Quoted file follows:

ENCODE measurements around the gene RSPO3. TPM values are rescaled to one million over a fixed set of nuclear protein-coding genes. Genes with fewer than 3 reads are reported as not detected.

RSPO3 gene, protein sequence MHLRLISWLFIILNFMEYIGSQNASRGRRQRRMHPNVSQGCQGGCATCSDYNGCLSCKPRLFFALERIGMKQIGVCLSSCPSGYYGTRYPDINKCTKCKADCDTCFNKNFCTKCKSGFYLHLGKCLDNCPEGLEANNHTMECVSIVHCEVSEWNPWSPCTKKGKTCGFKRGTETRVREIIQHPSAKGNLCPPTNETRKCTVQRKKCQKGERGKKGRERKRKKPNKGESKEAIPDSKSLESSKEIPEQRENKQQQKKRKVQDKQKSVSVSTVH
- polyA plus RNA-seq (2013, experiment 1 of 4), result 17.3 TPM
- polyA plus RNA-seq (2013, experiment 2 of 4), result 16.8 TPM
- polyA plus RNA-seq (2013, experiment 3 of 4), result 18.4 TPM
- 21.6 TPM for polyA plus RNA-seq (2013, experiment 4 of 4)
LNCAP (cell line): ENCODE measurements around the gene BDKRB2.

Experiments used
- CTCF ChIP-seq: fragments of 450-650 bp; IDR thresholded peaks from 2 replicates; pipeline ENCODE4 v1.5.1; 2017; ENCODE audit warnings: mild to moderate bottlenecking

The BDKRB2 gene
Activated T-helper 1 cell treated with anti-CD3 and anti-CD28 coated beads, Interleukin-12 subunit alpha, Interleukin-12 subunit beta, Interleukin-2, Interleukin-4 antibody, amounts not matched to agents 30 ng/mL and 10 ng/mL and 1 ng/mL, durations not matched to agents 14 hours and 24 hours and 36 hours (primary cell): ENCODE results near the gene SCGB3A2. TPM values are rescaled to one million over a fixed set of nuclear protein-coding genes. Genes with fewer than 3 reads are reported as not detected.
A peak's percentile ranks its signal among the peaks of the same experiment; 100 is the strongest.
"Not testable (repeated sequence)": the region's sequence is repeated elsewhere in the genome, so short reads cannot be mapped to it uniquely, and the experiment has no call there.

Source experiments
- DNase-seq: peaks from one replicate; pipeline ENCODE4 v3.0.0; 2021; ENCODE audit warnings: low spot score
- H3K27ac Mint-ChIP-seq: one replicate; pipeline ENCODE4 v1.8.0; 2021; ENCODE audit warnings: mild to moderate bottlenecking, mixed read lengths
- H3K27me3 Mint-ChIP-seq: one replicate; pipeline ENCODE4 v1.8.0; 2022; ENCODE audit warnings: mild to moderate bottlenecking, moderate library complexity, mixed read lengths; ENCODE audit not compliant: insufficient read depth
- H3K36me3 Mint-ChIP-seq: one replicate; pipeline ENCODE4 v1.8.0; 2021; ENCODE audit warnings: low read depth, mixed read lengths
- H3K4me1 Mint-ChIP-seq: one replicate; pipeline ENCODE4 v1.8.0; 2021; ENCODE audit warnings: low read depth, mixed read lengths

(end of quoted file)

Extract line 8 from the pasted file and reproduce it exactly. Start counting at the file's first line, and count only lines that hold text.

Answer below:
Experiments used